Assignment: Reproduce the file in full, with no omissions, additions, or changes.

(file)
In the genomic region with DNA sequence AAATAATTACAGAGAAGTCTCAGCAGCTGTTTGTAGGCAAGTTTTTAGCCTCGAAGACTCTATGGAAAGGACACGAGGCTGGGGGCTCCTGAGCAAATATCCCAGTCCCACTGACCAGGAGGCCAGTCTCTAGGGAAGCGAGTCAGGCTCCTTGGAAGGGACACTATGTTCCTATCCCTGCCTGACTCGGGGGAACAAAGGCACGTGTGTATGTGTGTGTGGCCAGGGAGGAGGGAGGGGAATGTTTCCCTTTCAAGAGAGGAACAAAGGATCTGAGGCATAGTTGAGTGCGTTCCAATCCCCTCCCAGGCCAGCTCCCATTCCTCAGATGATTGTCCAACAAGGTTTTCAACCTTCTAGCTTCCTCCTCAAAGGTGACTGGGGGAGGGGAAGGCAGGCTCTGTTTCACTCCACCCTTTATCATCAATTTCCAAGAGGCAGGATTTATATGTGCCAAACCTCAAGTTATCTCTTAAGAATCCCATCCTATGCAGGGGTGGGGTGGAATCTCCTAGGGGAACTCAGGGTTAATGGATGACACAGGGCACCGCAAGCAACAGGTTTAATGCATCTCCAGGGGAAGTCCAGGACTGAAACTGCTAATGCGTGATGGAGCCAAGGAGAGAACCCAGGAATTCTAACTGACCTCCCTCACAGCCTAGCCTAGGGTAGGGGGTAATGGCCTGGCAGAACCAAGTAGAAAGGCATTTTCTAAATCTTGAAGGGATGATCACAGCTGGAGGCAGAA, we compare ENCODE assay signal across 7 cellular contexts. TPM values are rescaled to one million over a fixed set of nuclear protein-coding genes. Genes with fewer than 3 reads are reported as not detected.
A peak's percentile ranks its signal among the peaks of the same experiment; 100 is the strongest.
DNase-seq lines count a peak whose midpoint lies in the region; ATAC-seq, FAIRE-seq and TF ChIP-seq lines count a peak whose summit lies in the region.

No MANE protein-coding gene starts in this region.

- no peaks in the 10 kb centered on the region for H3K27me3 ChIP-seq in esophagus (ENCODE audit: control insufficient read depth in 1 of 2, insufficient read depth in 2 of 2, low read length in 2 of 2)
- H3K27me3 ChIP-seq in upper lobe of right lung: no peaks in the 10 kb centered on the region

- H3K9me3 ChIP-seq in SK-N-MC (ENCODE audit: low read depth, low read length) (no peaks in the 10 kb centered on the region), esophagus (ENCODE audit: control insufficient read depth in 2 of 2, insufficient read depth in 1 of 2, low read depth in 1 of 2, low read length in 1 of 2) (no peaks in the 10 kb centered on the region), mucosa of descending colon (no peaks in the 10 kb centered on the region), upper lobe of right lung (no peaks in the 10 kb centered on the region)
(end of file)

In the genomic region with DNA sequence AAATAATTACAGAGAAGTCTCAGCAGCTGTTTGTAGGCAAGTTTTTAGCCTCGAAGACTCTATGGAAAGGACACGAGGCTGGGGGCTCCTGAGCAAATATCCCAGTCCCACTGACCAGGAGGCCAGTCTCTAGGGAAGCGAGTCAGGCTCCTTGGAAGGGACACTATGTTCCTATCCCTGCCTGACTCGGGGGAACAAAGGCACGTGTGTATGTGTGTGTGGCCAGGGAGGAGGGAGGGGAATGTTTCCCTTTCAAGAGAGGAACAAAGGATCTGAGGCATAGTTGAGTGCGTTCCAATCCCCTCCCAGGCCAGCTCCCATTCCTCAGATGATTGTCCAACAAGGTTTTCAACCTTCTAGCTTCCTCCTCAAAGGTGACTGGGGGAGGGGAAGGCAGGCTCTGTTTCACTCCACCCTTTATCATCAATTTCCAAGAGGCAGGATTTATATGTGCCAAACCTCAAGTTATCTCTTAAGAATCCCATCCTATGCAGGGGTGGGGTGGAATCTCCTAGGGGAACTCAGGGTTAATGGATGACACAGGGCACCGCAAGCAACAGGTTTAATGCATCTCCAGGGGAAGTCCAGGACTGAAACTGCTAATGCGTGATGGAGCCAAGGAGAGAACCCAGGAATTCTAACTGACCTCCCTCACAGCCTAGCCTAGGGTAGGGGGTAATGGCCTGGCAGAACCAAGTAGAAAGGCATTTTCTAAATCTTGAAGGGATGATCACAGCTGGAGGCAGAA, we compare ENCODE assay signal across 7 cellular contexts. TPM values are rescaled to one million over a fixed set of nuclear protein-coding genes. Genes with fewer than 3 reads are reported as not detected.
A peak's percentile ranks its signal among the peaks of the same experiment; 100 is the strongest.
DNase-seq lines count a peak whose midpoint lies in the region; ATAC-seq, FAIRE-seq and TF ChIP-seq lines count a peak whose summit lies in the region.

No MANE protein-coding gene starts in this region.

- no peaks in the 10 kb centered on the region for H3K27me3 ChIP-seq in esophagus (ENCODE audit: control insufficient read depth in 1 of 2, insufficient read depth in 2 of 2, low read length in 2 of 2)
- H3K27me3 ChIP-seq in upper lobe of right lung: no peaks in the 10 kb centered on the region

- H3K9me3 ChIP-seq in SK-N-MC (ENCODE audit: low read depth, low read length) (no peaks in the 10 kb centered on the region), esophagus (ENCODE audit: control insufficient read depth in 2 of 2, insufficient read depth in 1 of 2, low read depth in 1 of 2, low read length in 1 of 2) (no peaks in the 10 kb centered on the region), mucosa of descending colon (no peaks in the 10 kb centered on the region), upper lobe of right lung (no peaks in the 10 kb centered on the region)